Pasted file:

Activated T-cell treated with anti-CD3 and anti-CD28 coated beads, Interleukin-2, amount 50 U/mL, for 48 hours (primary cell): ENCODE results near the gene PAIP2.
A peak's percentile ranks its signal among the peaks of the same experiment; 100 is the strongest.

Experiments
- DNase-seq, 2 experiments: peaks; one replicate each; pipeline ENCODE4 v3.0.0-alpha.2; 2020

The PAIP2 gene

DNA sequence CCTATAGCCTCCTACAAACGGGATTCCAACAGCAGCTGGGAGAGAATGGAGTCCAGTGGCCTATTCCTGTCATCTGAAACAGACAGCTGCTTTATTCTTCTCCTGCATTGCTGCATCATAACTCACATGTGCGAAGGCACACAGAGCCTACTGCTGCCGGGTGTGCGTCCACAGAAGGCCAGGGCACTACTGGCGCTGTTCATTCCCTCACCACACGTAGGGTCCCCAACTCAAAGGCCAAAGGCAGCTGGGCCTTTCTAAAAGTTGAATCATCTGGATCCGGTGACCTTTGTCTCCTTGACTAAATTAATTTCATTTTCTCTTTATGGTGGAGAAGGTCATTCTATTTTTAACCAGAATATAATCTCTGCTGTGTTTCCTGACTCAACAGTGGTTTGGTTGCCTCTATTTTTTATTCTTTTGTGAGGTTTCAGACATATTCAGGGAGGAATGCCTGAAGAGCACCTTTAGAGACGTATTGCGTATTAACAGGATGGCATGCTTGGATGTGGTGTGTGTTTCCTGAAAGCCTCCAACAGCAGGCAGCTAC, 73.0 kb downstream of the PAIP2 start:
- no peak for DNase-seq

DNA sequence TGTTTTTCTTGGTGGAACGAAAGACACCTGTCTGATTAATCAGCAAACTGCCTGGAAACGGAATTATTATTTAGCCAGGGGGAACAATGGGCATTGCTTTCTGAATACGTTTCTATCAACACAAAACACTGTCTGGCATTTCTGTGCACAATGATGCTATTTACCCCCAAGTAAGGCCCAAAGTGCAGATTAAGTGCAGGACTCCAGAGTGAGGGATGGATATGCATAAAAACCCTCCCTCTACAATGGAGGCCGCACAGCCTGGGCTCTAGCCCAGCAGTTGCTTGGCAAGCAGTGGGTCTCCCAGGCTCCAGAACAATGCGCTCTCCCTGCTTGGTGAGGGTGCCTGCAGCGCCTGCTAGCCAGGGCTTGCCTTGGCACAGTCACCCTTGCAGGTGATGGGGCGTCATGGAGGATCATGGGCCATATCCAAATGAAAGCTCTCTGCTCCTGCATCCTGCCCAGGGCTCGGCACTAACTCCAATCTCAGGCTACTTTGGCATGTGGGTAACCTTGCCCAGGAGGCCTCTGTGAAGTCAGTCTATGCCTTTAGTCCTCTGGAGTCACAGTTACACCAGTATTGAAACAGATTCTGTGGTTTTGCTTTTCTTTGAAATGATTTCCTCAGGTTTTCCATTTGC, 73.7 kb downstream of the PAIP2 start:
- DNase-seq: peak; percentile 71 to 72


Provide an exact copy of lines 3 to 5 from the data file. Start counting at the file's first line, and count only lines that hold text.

Experiments
- DNase-seq, 2 experiments: peaks; one replicate each; pipeline ENCODE4 v3.0.0-alpha.2; 2020

The PAIP2 gene